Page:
Wednesday, 4 February 2009

Dead Set, written by Charlie Brooker – reviewed

The idea behind Dead Set is that the Big Brother compound would be as safe a place as any in the event of a zombie attack. Though the writer of Dead Set, Charlie Brooker, is best known for his comedy writing – notably TV Go Home, the under-rated Nathan Barley and the unmissable Screen Burn – this is an 18-rated drama with a satirical edge and some incidental humour, much like the original Dawn of the Dead, rather than an outright comedy.

A zombie film set entirely in the Big Brother house didn’t seem like a brilliant idea when first announced – the potential for cheesiness was immense – but it gives the programme something that’s a huge benefit for any survival horror (or indeed any battle sequence): a convincing sense of place. We know the layout of the house interior, the way the camera runs surround it, and the way it’s all fenced off. If the viewer already knows the layout, they don’t waste any time trying to figure it out, and can spend all their time being scared. That’s where the special edition of Aliens wins out over the original version, and it turns out to be one of Dead Set’s greatest strengths.

The satire is of Big Brother itself, and is surprisingly harsh given the appearance of Davina McCall and the use of the actual Big Brother house, logo and music – for example there’s a scene where a producer literally rips the flesh from a contestant to feed him to the “public” as a distraction. Big Brother at its best is all about getting under the skin of contestants, and at its worst is all about throwing them to the mob – well done to Brooker for realising how well both elements lend themselves to zombie horror.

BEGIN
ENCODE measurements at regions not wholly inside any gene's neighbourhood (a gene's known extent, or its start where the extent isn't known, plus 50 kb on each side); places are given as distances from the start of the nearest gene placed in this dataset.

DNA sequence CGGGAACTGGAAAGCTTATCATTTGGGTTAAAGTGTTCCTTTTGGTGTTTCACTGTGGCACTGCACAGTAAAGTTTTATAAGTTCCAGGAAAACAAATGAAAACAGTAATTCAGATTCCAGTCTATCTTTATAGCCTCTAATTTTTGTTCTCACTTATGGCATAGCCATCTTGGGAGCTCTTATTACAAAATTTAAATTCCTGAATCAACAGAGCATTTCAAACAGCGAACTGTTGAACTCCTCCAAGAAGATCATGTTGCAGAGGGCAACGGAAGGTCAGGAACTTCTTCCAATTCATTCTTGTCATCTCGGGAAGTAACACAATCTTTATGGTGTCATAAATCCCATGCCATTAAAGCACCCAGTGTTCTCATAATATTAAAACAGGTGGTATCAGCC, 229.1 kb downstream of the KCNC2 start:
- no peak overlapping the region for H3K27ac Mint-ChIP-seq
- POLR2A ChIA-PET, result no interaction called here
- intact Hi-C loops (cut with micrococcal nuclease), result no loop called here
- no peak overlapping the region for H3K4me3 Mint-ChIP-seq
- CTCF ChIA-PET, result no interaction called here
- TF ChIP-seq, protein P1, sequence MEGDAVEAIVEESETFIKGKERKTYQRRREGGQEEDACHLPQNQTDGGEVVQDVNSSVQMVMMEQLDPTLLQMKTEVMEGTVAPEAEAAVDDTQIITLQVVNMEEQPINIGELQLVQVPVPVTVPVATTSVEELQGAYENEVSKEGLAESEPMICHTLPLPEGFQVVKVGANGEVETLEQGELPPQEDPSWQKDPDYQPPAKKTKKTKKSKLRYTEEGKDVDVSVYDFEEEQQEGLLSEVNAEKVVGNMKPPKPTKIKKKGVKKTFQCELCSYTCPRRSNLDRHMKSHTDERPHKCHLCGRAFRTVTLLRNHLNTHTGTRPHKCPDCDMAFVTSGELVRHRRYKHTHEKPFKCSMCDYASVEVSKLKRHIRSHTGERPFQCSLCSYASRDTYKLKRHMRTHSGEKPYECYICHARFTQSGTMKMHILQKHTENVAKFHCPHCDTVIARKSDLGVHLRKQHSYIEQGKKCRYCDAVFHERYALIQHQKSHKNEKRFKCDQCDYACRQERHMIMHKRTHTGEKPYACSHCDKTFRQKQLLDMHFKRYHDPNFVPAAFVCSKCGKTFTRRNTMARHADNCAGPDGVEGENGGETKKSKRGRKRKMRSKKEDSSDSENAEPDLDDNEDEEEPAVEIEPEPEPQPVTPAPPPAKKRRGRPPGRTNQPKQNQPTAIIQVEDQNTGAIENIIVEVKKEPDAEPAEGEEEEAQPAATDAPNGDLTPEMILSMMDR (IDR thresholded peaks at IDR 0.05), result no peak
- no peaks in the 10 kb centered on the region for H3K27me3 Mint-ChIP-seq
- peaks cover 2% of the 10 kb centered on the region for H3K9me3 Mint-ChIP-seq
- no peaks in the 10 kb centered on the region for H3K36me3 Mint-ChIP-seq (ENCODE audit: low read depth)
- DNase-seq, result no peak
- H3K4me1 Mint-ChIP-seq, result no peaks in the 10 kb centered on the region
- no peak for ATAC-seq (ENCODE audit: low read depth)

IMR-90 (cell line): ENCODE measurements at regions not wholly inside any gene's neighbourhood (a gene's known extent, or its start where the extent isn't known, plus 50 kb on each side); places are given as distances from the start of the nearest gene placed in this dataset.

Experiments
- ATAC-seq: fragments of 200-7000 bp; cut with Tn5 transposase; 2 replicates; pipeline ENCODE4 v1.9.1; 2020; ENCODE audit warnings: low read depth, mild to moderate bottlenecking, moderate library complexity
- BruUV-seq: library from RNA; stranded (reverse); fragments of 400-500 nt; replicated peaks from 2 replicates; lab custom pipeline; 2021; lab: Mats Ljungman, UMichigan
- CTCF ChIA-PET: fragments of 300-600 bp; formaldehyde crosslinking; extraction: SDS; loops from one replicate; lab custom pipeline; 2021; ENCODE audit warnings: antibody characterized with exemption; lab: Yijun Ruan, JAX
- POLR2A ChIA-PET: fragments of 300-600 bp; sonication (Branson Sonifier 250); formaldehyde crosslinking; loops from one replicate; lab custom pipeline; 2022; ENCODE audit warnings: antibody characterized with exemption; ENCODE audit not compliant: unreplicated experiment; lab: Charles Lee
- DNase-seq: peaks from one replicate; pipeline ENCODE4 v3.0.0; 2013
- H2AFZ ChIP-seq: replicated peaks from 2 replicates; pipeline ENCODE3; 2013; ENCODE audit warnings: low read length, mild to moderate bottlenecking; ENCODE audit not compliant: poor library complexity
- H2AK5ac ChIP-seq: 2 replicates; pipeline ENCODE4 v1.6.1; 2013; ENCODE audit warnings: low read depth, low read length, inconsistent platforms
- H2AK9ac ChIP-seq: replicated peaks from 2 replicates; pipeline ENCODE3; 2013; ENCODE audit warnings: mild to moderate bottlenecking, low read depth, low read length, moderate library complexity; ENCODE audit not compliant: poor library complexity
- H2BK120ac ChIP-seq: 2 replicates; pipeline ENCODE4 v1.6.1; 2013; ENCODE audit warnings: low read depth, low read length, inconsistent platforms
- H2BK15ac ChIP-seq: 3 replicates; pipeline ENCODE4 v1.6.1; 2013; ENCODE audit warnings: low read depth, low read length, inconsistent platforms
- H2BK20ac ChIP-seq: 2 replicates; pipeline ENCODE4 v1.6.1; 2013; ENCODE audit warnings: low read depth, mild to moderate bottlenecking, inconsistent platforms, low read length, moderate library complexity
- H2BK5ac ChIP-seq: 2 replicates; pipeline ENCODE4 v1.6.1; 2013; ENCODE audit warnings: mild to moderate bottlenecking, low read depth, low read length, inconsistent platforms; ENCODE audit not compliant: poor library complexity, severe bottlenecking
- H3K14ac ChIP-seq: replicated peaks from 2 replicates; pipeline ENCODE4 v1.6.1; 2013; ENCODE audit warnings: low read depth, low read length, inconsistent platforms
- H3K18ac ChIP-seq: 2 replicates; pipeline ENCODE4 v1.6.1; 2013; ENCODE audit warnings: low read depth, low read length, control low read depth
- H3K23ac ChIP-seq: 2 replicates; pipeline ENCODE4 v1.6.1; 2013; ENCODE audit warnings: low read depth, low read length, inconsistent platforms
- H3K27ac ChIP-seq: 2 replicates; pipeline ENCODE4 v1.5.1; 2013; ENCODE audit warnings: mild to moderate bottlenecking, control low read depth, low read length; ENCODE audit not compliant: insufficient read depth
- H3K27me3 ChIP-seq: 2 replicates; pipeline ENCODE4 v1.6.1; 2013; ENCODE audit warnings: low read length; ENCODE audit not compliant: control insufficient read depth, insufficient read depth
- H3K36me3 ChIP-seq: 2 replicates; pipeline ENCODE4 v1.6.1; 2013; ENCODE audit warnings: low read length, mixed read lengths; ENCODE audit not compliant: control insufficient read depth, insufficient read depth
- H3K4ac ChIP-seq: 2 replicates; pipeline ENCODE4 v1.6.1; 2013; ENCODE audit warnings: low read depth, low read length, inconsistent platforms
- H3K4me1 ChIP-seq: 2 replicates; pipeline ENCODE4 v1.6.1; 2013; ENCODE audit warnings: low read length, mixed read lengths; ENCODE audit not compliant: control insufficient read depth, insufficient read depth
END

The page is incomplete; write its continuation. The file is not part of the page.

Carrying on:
Dead Set is really well made, with a very strong cast. The director is perhaps a little too fond of 28 Days Later and its sequel, but there are worse films to imitate. Simon Pegg, writing in The Guardian, has criticised Dead Set’s zombies for running around (in imitation of the infected in those movies), but from what Brooker wrote in the same newspaper it sounds like the running got the programme into production after a long delay, so it would be unfair to be too critical on that point.

As a television event, it’s likely to be remembered by the general public for its premise rather than its plot or characters, but like the BBC’s Ghostwatch, that premise is good enough to ensure that it will be remembered.

It was scary, exciting, well-made and very unusual for British television, but it’s unlikely to knock the socks off aficionados of zombie horror. Dead Set is a skilled, frightening entertainment rather than a wholesale reinvention of the genre.

Dead Set, written by Charlie Brooker, E4. This review originally appeared, in slightly different form, in Prism, the newsletter of the British Fantasy Society.

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